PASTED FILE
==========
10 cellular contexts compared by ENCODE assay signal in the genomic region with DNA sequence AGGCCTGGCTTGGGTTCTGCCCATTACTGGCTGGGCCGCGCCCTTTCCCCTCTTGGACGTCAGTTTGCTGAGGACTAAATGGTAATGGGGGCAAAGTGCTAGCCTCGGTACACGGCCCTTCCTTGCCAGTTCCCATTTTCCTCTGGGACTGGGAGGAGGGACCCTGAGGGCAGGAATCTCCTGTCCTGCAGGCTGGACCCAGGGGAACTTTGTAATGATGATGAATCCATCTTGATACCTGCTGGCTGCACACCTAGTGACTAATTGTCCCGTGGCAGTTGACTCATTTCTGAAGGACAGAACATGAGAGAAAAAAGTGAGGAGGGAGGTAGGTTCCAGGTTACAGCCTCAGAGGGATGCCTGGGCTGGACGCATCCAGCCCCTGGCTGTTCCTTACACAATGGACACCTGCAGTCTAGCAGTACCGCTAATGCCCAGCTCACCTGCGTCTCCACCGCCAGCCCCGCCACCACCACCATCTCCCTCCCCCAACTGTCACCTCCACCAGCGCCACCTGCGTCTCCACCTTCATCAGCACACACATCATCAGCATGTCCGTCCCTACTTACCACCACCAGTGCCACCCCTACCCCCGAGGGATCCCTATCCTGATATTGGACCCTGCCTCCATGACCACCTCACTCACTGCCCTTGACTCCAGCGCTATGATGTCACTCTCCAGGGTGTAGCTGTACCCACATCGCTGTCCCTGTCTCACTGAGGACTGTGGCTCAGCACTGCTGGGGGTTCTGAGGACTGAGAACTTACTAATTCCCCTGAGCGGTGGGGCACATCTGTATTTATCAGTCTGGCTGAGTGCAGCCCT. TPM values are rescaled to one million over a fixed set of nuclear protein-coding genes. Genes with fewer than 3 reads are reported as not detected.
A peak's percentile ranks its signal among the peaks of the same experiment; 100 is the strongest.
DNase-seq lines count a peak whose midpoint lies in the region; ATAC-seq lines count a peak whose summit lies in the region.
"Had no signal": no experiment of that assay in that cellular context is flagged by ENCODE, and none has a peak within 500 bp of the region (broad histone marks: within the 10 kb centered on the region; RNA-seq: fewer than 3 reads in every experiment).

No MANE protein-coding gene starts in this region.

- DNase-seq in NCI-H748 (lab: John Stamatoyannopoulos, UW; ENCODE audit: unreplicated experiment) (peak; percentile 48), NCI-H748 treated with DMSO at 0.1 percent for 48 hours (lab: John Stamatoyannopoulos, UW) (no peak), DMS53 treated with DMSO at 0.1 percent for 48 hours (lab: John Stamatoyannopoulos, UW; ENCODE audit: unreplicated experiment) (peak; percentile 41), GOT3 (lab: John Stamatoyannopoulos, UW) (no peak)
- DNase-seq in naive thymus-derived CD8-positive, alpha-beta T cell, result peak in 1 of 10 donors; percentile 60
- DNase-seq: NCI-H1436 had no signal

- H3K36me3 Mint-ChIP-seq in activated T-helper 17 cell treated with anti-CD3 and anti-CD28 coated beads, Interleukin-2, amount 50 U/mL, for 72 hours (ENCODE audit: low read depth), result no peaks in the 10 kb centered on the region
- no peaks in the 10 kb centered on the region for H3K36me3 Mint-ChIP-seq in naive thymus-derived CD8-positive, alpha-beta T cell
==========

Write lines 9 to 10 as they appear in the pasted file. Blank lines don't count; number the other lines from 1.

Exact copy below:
- H3K36me3 Mint-ChIP-seq in activated T-helper 17 cell treated with anti-CD3 and anti-CD28 coated beads, Interleukin-2, amount 50 U/mL, for 72 hours (ENCODE audit: low read depth), result no peaks in the 10 kb centered on the region
- no peaks in the 10 kb centered on the region for H3K36me3 Mint-ChIP-seq in naive thymus-derived CD8-positive, alpha-beta T cell